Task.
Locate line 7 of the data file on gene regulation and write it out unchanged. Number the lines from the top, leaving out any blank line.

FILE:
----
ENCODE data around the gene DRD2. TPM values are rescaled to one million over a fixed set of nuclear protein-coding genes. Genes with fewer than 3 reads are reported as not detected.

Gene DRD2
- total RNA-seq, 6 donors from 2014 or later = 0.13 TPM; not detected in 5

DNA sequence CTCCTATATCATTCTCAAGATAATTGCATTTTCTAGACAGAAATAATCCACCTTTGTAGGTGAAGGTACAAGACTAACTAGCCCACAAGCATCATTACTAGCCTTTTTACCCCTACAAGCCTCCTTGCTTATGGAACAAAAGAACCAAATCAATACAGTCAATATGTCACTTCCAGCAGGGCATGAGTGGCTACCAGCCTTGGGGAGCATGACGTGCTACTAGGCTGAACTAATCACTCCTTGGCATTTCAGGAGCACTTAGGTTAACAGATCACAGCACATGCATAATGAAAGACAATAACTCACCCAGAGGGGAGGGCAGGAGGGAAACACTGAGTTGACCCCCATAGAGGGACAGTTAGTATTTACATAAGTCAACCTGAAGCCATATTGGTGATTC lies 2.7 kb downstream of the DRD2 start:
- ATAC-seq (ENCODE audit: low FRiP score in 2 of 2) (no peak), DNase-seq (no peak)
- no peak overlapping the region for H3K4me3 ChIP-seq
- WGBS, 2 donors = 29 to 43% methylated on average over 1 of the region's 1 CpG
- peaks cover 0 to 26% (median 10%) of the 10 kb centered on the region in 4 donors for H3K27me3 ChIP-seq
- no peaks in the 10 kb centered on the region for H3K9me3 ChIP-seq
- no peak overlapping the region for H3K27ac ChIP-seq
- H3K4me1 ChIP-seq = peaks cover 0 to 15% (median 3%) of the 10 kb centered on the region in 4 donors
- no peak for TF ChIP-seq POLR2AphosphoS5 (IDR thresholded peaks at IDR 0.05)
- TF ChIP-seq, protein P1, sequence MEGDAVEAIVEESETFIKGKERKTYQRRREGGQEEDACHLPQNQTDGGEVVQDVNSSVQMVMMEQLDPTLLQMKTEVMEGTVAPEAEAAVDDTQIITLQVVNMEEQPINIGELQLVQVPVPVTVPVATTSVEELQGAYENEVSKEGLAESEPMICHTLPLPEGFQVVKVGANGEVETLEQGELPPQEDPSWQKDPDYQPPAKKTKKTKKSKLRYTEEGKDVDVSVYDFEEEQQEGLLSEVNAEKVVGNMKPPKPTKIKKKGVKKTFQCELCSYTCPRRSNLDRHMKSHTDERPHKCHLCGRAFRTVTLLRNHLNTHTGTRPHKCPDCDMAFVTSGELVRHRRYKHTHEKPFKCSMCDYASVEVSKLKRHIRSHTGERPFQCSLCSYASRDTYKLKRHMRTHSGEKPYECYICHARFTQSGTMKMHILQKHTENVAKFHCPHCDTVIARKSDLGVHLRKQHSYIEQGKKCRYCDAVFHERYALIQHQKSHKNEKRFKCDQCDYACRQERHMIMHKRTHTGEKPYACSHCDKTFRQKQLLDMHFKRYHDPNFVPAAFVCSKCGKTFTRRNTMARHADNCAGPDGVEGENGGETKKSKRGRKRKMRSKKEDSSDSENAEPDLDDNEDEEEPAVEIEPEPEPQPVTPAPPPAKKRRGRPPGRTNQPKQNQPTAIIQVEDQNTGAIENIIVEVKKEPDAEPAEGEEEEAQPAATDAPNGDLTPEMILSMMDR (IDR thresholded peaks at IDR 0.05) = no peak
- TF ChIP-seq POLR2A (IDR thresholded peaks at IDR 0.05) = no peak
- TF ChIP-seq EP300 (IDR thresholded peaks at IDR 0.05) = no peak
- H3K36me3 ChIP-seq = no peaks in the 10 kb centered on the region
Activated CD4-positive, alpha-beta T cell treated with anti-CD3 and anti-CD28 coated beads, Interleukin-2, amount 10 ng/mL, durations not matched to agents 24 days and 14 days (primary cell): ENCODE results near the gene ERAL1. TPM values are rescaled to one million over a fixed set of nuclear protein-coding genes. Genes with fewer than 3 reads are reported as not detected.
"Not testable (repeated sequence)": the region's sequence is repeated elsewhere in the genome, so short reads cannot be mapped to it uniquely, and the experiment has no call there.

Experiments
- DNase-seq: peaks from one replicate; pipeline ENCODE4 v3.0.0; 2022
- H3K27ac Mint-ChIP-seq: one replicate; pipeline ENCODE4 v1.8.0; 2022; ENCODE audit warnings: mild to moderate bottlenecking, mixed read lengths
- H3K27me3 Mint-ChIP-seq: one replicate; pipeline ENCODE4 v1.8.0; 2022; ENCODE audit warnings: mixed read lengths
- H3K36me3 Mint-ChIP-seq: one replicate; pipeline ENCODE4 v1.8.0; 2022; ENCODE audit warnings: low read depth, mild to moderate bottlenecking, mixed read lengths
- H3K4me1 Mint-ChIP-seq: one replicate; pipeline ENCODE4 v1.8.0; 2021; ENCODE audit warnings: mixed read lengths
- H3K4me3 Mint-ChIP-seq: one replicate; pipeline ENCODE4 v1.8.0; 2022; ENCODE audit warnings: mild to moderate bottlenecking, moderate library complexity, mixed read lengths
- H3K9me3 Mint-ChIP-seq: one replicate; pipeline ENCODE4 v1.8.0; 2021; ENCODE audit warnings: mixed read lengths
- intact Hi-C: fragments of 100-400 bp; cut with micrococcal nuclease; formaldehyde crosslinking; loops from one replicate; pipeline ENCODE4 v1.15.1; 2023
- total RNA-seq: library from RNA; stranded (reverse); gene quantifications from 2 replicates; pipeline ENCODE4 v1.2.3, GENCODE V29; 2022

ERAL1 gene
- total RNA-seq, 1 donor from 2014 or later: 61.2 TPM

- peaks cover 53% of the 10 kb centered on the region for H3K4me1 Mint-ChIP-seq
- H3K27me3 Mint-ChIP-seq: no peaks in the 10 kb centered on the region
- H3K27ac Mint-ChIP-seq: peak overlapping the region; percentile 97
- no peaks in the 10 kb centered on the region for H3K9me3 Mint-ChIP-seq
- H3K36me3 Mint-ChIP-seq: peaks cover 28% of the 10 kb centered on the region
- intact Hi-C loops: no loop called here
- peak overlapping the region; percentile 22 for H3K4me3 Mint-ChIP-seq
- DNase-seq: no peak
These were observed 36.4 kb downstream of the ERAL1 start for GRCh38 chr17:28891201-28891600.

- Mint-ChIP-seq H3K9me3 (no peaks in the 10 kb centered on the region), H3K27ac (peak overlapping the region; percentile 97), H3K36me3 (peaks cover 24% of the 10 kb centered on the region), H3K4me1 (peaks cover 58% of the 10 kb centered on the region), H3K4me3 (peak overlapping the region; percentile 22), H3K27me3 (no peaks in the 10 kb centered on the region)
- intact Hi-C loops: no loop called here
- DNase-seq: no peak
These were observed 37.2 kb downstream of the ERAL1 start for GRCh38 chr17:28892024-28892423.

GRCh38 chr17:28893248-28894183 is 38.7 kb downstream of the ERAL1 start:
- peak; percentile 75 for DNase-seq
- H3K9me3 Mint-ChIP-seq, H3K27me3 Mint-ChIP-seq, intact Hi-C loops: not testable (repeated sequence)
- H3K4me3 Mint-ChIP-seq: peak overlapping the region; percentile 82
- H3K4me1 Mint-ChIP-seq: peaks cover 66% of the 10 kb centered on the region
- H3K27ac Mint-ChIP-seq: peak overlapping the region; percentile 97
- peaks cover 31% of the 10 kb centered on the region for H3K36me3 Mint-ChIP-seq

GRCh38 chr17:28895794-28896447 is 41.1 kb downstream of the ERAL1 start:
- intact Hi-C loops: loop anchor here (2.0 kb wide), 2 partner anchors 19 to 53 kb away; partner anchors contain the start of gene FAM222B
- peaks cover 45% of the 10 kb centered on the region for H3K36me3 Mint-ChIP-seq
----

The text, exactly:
- WGBS, 2 donors = 29 to 43% methylated on average over 1 of the region's 1 CpG